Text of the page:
Linguistics and "Mentation by Form"
According to this information, it was customary in long-past centuries onEarth for every man bold enough to aspire to the right to be considered byothers and to consider himself a "conscious thinker" to be instructed, whilestill in the early years of his responsible existence, that man has two kinds of mentation one kind, mentation by thought, expressed by words alwayspossessing a relative meaning, and another kind, proper to all animals aswell as to man, which I would call "mentation by form."(Gurdjieff,
Beelzebubs Tales to His Grandson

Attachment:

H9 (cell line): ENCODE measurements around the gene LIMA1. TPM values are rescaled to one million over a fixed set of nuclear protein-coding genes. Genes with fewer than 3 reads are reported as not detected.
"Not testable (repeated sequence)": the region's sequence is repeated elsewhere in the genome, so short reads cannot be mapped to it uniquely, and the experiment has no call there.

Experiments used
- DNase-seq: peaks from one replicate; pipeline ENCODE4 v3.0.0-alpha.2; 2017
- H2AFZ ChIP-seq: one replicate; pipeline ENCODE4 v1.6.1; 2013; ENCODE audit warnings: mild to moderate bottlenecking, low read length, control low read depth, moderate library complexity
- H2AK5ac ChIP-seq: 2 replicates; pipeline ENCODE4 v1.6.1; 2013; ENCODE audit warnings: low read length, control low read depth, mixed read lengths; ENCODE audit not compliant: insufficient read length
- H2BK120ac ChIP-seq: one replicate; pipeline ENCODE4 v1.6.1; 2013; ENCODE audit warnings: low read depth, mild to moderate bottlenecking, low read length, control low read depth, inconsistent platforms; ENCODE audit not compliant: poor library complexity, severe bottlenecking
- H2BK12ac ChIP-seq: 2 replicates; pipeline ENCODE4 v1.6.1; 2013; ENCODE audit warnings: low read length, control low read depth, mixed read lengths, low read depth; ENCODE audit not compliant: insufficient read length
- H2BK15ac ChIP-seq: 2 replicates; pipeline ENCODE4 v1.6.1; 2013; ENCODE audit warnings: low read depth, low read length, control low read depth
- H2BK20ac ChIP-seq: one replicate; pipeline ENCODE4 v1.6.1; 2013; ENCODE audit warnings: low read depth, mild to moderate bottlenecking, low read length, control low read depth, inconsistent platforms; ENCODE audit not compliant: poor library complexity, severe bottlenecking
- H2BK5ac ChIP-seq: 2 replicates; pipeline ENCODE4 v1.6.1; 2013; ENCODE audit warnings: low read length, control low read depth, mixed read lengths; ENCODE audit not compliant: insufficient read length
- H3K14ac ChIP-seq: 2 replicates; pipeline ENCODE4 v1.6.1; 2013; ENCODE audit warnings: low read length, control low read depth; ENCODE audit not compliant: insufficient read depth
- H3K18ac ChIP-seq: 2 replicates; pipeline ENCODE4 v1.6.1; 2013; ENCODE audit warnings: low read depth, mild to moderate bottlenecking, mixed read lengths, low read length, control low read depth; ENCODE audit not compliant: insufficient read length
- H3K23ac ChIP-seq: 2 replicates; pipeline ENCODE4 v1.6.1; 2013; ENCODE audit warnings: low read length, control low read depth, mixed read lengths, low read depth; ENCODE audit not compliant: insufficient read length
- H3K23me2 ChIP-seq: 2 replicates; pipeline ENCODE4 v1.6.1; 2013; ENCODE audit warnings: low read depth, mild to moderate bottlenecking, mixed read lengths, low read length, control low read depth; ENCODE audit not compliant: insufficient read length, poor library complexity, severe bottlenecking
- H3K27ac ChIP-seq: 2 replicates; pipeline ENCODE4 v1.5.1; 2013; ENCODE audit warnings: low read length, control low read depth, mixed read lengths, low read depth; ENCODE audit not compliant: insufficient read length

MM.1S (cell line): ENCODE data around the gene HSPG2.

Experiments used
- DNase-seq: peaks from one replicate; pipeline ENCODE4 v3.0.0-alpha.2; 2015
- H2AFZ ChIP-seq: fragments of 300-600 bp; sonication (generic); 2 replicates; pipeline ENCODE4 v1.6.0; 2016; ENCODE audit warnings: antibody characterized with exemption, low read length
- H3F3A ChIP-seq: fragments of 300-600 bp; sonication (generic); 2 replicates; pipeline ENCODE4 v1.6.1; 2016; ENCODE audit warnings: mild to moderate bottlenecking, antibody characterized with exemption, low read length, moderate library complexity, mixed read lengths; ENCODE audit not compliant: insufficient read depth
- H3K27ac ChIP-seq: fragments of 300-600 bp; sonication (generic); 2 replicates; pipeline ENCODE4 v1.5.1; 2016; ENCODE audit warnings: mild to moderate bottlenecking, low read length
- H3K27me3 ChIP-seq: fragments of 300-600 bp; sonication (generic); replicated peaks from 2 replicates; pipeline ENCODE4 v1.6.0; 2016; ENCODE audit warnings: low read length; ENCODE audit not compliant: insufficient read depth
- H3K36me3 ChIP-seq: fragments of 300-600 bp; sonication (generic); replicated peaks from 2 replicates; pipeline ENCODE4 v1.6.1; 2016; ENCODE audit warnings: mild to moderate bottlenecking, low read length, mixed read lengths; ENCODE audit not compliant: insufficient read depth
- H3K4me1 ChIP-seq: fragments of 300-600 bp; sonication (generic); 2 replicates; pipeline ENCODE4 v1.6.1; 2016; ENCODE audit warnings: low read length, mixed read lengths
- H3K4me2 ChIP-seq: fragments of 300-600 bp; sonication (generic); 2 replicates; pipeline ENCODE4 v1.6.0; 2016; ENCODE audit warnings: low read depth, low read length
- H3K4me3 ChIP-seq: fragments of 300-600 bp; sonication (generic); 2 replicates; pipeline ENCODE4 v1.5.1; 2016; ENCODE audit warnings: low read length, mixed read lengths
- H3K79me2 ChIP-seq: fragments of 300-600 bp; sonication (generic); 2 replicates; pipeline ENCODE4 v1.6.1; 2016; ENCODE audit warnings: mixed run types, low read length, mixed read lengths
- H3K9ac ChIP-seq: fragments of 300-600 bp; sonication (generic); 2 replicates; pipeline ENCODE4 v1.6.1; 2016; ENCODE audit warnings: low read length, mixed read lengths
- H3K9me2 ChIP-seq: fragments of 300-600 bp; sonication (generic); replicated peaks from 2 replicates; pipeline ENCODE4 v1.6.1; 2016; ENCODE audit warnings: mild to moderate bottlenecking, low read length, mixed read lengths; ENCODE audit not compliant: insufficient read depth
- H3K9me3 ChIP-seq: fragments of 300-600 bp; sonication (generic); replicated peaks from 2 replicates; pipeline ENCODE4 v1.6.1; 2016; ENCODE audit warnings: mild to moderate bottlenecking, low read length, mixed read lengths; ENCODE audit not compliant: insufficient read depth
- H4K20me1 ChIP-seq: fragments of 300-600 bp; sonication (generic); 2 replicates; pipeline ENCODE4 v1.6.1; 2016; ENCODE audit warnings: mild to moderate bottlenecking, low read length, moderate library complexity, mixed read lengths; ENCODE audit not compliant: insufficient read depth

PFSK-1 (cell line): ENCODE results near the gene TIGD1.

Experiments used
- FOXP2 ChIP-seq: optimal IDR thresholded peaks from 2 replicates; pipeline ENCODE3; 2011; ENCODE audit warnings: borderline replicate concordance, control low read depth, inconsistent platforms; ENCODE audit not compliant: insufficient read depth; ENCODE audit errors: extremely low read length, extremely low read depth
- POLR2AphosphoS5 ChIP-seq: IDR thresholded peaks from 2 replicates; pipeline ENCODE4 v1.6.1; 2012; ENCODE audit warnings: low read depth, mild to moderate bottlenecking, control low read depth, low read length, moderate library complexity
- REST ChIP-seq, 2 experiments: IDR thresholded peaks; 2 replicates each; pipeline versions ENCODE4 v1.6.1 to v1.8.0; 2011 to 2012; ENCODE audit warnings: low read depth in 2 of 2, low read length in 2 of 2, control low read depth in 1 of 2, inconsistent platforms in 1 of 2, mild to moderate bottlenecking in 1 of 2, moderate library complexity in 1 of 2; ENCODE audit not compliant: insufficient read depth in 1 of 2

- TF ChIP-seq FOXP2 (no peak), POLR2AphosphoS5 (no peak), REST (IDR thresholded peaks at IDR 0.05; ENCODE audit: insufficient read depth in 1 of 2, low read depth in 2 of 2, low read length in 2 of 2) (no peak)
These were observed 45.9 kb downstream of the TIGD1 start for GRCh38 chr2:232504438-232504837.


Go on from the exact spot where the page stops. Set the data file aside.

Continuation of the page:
, p. 15)The linguistic study of "mentation by form" and its relationship with "mentation by thought"started about 20 years after Gurdjieffs death. Two linguists are known to have built thefoundation of these studies: Noam Chomsky and Charles Fillmore. Chomsky studied therelationship between language and mind while Fillmore established the "case grammar"theory. The case grammar theory enabled linguists to determine the geometrical structure of corresponding perception by analyzing a sentence in terms of verb-noun relationships."Mentation by form" is the process of perception that precedes verbal formulation. "Mentationby form" can be assisted effectively or ineffectively by the use of words as labels, pointers,and holders of attention. Nevertheless, "mentation by form" can be conducted without relyingon or being constrained by grammatical rules. It is essentially a nonverbal task that dependsmore on our spatial awareness, movement awareness, relationship awareness, and self-awareness than on our linguistic proficiency."Mentation by thought," on the other hand, corresponds to mental processes that involvelanguage, which has much less capability for representing our potentially multi-dimensionalperception of reality. The quality of "mentation by thought" depends on its connection with"mentation by form." Without this connection, thinking degenerates into "associations."In the last few decades, studies in this field were actively conducted by developers of NaturalLanguage Processing (NLP) and machine translation methodologies. They have found thatour languages are too subjective and idiosyncratic to be handled effectively as they are by acomputer, and therefore looked for a way to convert our natural language into a moreuniversal format. From 1988 to 1989, I was involved in activities in this field as a professionallinguist supporting the development of a Japanese-English translation system at a major computer manufacturer in Japan.In the field of machine translation, the phrase-to-phrase conversion method proved to besuccessful only between languages that have identical grammatical structures. To effectivelytranslate Japanese into English, it was found to be necessary to rely on "mentation by form"as had been predicted by Gurdjieff: